The investigators also did not find any difference between the two dieting methods in any other metabolic values that were analyzed or biomarkers and gene activities under investigation.

Although the HELENA study does not confirm the euphoric expectations placed in intermittent fasting, it also shows that this method is not less beneficial than conventional weight loss diets. "In addition, for some people it seems to be easier to be very disciplined on two days instead of counting calories and limiting food every day," explained Tilman Kühn, leading scientist of the trial. "But in order to keep the new body weight, people must also permanently switch to a balanced diet following DGE recommendations", he added. According to Kühn, the study results show that it is not primarily the dietary method that matters but that it is more important to decide on a method and then follow through with it. "The same evidence is also suggested in a current study comparing low-carb and low-fat diets, that is, reducing carbohydrates versus reducing fat intake while otherwise having a balanced diet," said Kühn. In this study, participants also achieved comparable results with both methods.

The scientists' credo is therefore: "Just do it!" Body and health will benefit from weight loss in any case, as long as it is achieved by a reliable dieting method and on the basis of a well-balanced diet.

Ruth Schübel, Johanna Nattenmüller, Disorn Sookthai, Tobias Nonnenmacher, Mirja E. Graf, Lena Riedl, Christopher L. Schlett, Oyunbileg von Stackelberg, Theron Johnson, Diana Nabers, Romy Kirsten, Mario Kratz, Hans-Ulrich Kauczor, Cornelia M. Ulrich, Rudolf Kaaks, and Tilman Kühn: Effects of intermittent and continuous calorie restriction on body weight and metabolism over one year: a randomized controlled trial. The American Journal of Clinical Nutrition 2018, DOI: 10.1093/ajcn/nqy196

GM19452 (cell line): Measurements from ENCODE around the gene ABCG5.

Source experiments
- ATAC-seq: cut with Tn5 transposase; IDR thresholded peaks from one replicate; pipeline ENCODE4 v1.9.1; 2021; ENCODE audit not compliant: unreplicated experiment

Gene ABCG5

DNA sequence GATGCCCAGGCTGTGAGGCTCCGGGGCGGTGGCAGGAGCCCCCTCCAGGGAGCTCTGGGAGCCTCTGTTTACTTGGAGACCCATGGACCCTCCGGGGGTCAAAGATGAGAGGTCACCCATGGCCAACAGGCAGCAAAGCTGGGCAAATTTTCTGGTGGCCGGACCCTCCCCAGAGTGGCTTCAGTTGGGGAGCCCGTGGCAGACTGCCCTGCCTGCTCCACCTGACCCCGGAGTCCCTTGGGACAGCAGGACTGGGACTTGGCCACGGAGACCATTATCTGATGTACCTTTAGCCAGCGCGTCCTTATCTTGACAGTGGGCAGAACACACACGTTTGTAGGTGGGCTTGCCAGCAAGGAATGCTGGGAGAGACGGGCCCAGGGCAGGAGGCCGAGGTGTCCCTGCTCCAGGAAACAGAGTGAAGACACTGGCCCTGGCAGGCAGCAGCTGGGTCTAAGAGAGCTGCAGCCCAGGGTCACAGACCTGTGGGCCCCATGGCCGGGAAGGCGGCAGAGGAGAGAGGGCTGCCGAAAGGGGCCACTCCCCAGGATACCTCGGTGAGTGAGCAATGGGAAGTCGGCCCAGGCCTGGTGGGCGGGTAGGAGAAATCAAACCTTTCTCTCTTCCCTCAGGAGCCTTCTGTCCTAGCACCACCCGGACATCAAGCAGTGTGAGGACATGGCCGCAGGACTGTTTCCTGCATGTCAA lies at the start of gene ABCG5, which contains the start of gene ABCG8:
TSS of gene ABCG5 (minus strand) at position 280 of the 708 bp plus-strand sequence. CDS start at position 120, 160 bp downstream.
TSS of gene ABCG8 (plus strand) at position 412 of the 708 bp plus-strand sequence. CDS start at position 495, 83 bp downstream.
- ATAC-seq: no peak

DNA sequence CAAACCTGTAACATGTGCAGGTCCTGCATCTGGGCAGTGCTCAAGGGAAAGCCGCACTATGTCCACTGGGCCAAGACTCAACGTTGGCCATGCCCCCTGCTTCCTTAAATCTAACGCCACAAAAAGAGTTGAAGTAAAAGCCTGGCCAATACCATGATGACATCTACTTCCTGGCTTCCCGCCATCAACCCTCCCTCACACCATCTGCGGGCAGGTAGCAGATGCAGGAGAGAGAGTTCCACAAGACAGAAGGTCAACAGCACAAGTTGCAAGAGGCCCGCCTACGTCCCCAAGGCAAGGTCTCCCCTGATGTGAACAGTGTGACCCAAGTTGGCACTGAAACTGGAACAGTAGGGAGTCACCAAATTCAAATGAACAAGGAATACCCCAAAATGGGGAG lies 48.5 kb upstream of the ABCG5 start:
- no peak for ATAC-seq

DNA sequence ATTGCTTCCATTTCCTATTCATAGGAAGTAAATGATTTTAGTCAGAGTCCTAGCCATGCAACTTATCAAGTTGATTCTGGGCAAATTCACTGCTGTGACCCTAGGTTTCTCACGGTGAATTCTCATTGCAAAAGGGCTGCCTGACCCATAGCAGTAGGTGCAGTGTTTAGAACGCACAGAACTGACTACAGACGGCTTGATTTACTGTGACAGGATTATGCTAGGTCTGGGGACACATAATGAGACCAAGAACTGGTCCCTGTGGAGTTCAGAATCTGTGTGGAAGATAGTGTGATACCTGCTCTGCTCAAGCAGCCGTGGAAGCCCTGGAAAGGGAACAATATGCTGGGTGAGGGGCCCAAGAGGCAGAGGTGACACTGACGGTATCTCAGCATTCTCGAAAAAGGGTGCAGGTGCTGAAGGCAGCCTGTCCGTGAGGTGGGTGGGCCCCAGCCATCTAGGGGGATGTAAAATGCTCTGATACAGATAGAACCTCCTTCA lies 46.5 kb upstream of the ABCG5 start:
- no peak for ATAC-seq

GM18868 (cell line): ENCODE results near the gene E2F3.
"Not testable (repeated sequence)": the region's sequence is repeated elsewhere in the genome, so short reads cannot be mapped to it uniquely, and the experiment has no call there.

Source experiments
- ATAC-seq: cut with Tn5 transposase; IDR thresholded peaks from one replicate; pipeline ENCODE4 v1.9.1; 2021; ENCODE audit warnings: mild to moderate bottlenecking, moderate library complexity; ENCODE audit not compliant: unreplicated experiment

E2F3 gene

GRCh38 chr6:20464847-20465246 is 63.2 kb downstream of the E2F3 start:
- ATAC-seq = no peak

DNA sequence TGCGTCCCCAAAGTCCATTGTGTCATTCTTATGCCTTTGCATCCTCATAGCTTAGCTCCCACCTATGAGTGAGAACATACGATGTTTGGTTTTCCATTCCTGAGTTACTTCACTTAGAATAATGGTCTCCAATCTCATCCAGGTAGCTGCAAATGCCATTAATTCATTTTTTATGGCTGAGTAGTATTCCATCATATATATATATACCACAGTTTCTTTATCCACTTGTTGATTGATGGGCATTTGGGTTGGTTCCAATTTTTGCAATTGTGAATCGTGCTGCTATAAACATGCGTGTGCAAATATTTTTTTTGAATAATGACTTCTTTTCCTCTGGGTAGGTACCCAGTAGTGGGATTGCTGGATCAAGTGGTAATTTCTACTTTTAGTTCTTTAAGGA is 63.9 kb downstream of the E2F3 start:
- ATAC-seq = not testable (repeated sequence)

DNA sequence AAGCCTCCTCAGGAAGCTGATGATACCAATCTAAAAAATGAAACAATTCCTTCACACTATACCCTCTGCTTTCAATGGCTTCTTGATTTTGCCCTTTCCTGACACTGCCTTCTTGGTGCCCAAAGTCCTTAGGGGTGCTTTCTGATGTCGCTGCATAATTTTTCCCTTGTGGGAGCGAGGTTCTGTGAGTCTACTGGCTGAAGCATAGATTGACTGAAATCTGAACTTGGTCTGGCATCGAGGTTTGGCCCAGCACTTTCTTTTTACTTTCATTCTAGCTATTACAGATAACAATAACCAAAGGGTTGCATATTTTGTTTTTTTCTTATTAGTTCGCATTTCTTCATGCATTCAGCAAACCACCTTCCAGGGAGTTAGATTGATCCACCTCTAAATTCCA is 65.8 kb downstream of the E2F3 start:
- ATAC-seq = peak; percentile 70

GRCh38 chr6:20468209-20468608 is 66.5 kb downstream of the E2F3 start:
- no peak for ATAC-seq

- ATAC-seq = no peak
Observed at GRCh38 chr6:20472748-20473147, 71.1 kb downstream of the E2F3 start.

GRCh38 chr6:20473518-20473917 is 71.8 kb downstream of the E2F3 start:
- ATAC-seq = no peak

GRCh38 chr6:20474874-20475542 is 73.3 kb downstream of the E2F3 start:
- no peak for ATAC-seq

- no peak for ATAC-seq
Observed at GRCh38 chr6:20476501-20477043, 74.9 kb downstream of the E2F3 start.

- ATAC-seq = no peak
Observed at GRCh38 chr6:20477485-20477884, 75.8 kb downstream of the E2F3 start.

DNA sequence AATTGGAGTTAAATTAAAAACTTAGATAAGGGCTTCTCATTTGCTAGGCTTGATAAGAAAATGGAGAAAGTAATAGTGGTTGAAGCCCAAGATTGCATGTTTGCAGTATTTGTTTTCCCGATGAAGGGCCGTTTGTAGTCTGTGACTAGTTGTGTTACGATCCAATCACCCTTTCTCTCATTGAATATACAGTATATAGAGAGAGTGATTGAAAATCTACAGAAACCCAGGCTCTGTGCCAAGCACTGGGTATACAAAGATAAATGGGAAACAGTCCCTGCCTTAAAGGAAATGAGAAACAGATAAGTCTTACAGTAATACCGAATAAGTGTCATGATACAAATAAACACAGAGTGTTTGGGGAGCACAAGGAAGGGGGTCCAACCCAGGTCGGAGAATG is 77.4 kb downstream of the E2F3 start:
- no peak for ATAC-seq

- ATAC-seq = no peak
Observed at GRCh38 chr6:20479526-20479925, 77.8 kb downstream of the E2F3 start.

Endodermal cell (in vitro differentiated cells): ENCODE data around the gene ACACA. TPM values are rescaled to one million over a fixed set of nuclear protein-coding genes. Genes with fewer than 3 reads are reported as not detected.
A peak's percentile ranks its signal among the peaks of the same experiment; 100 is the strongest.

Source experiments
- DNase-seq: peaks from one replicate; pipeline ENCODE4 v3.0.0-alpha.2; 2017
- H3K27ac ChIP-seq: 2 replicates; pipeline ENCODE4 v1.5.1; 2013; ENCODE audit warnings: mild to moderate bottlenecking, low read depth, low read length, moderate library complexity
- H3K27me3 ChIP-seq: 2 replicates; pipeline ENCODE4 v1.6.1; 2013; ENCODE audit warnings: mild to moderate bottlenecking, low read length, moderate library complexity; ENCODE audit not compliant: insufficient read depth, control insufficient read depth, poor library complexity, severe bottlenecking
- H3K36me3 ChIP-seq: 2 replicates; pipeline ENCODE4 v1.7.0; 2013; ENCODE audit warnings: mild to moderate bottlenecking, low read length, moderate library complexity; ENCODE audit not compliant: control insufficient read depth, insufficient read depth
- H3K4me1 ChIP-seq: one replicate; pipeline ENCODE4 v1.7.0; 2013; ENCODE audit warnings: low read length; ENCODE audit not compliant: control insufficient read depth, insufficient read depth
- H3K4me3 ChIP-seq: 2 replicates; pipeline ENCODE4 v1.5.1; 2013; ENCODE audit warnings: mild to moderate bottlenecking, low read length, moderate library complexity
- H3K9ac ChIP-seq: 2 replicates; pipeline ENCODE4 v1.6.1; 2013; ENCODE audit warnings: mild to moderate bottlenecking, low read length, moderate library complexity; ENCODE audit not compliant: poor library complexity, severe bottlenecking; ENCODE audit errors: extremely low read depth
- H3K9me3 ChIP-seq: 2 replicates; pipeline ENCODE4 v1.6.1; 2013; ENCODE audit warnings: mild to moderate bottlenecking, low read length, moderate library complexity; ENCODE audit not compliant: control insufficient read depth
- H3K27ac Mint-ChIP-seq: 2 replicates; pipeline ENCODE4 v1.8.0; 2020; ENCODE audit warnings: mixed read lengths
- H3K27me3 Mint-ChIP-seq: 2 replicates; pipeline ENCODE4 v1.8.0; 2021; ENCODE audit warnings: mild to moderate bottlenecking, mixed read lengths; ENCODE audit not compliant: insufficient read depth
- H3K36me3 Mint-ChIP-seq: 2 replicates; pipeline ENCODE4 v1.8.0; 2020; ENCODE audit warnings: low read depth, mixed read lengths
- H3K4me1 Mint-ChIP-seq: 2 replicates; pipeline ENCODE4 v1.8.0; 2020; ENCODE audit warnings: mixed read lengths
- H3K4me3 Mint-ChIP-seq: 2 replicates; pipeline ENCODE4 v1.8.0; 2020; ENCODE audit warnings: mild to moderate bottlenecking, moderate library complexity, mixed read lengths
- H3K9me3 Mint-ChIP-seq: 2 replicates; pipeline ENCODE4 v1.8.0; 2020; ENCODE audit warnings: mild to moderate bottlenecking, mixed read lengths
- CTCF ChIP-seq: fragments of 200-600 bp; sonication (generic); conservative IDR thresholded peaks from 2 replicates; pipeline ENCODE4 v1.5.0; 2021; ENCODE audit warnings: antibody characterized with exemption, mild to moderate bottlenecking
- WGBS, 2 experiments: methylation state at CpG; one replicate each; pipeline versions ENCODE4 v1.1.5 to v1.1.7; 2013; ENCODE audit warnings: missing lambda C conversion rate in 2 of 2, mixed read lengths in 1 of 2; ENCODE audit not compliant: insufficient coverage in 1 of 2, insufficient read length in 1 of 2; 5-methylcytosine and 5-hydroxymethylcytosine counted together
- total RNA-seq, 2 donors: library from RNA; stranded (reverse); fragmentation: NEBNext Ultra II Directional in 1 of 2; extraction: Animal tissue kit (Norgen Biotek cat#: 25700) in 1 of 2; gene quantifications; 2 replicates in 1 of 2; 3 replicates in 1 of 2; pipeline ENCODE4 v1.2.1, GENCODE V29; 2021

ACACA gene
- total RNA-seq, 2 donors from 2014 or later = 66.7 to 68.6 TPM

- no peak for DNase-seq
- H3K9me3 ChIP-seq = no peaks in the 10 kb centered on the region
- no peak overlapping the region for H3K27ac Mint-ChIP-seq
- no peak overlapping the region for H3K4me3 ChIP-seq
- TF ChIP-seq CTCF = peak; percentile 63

The German Cancer Research Center (Deutsches Krebsforschungszentrum, DKFZ) with its more than 3,000 employees is the largest biomedical research institute in Germany. At DKFZ, more than 1,000 scientists investigate how cancer develops, identify cancer risk factors and endeavor to find new strategies to prevent people from getting cancer. They develop novel approaches to make tumor diagnosis more precise and treatment of cancer patients more successful. The staff of the Cancer Information Service (KID) offers information about the widespread disease of cancer for patients, their families, and the general public. Jointly with Heidelberg University Hospital, DKFZ has established the National Center for Tumor Diseases (NCT) Heidelberg, where promising approaches from cancer research are translated into the clinic. In the German Consortium for Translational Cancer Research (DKTK), one of six German Centers for Health Research, DKFZ maintains translational centers at seven university partnering sites. Combining excellent university hospitals with high-profile research at a Helmholtz Center is an important contribution to improving the chances of cancer patients. DKFZ is a member of the Helmholtz Association of National Research Centers, with ninety percent of its funding coming from the German Federal Ministry of Education and Research and the remaining ten percent from the State of Baden-Württemberg.